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27 Korean Classics Screening in The National Museum of Modern Art Tokyo

Nov 26, 2015
  • Writer by HA Jung-min
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50th Anniversary of Normalization of Korea-Japan Ties, MADAME FREEDOM and THE FLOWER IN HELL
The National Museum of Modern Art Tokyo (MOMAT) National Film Center is featuring ‘Korean Cinema 1934–1959: Its Foundation and Burgeoning’ to mark the 50th anniversary of the Treaty on Basic Relations Between the Republic of Korea and Japan. This special screening is showing 27 Korean classical films from November 21st to December 26th, 2015 due to mutual understanding through cinematic exchange between two countries. It is a rare opportunity to watch Korean modern films at a time, which are difficult to encounter even in Korea.
The opening film is HAN Hyeong-mo’s Madame Freedom (1956) about crack of a middle class family. The film is a classic of Korean romantic movies to know its hedonistic culture in those days through deviation of a college professor’s wife. Also, A Sea Gull (1948) which was found in Kobe Planet Film Archive (KPFA) last July will be shown. The film is the first local literary picture after liberation from Japanese Occupation. It is a story about heroine Jeong-ae working as an instructor in a youth detention center after college.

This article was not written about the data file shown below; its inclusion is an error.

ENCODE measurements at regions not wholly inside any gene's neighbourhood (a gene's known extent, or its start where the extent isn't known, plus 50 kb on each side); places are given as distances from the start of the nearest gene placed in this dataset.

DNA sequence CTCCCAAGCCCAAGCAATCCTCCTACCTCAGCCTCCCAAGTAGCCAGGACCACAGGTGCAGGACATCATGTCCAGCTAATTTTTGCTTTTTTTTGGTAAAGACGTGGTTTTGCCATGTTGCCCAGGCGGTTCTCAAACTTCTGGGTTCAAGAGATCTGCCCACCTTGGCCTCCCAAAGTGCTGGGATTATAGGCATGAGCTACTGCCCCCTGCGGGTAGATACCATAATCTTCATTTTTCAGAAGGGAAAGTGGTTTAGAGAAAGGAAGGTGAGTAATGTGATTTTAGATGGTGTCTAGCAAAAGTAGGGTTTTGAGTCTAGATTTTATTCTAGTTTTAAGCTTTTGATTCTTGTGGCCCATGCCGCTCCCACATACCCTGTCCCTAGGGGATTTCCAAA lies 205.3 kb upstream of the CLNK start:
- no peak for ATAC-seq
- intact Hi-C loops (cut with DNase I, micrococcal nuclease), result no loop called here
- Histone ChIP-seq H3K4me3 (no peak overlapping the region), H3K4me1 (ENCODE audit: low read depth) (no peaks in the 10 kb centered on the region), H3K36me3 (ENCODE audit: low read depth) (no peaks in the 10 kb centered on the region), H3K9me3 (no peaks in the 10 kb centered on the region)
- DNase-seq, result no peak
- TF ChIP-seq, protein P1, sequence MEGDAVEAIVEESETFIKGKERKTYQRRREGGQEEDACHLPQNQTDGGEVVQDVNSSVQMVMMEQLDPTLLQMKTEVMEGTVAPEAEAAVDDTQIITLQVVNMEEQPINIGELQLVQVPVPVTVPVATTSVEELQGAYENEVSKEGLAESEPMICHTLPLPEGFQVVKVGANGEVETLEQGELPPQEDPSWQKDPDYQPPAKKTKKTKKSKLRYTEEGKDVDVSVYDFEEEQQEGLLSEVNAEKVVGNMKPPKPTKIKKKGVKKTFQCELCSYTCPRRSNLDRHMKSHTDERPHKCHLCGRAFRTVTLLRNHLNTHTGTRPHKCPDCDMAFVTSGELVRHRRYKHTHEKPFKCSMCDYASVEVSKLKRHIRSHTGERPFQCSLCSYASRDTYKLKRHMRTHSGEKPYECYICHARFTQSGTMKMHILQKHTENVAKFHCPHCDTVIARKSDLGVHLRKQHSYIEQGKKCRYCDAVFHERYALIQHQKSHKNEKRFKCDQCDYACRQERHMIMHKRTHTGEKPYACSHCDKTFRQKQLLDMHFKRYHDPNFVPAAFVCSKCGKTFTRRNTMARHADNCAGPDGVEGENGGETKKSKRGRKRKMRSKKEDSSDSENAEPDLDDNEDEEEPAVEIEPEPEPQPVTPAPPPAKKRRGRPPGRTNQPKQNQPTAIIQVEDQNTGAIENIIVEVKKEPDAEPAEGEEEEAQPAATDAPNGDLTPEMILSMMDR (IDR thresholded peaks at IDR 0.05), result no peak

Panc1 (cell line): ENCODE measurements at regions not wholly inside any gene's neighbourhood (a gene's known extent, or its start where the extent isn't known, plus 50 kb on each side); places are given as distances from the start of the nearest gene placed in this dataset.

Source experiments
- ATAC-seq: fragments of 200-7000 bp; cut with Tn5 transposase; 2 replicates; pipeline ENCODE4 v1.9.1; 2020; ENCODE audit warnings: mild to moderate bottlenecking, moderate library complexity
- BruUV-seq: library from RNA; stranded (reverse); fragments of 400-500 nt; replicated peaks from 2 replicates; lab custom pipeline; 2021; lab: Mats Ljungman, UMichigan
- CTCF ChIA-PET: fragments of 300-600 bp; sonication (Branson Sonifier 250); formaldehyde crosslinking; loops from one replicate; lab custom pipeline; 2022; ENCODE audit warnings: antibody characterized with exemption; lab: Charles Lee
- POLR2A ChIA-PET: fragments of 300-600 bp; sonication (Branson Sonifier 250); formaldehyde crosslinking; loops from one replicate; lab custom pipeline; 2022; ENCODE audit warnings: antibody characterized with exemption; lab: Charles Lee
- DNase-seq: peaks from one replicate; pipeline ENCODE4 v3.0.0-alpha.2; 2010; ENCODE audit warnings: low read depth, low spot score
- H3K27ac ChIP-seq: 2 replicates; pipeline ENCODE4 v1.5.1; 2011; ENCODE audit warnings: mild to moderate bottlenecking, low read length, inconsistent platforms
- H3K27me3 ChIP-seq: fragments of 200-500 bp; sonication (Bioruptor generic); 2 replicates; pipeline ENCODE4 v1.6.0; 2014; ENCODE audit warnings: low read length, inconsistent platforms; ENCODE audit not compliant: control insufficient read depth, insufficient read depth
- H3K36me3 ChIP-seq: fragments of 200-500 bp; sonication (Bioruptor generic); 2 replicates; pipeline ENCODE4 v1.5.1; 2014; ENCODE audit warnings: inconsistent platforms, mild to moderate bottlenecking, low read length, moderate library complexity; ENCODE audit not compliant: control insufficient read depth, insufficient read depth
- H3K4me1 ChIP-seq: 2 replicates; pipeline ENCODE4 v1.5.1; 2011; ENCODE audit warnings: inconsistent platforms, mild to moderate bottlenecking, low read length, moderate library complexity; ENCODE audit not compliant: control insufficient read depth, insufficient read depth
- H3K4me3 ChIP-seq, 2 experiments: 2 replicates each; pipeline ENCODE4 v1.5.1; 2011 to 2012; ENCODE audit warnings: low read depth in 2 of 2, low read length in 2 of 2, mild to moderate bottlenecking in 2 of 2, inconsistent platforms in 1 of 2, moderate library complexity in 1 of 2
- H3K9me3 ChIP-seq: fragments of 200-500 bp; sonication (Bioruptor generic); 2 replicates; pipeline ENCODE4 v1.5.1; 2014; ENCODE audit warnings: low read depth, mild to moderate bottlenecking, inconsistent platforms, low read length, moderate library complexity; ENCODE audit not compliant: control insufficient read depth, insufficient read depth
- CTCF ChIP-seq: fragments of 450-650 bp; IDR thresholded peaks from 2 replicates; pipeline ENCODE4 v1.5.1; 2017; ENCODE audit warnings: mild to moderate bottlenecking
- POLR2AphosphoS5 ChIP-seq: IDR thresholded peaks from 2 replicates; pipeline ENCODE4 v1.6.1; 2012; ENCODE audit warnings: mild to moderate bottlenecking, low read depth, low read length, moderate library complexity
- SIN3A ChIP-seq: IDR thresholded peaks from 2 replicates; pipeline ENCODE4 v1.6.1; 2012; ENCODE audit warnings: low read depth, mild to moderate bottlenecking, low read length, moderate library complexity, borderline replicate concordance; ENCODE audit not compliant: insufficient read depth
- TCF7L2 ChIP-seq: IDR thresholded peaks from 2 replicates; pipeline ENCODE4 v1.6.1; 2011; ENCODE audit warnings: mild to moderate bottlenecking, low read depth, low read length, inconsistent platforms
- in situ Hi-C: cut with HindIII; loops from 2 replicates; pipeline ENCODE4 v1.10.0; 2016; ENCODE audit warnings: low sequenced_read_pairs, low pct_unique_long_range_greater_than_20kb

SHIN Sang-ok’s The Flower In Hell (1958) is his early masterpiece which depicts Korean society after the war with a background of a military camp town. CHOI Eun-hee played the role of foreigners’ whore and gave an impressive performance of femme fatale. Another masterpiece of SHIN, A College Woman's Confess (1958) will be shown in this special screening as well. It was a top grossing film at that time with good reputations from both of audiences and critics.
Besides, movies like YANG Joo-nam’s Sweet Dream (1936) which suggested a new image of women and The Widow (1955) directed by the first Korean female director PARK Nam-ok will meet Japanese spectators. The oldest existing Korean movie, Crossroads of Youth (1934) will be played with a silent-film narrator’s explanation.
In addition, there will be various events for screening. Kyoto University professor MIZUNO Naoki will help visitors understand Korean modern cinema. ‘Korean Cinema 1934–1959: Its Foundation and Burgeoning’ is jointly run by Korean Film Archive, MOMAT National Film Center, Japanese Agency for Cultural Affairs, Korean Cultural Center in Japan and Fukuoka City Library. After special screening in Tokyo, the films will feature at Fukuoka City Library from February 3rd to March 6th, 2016.
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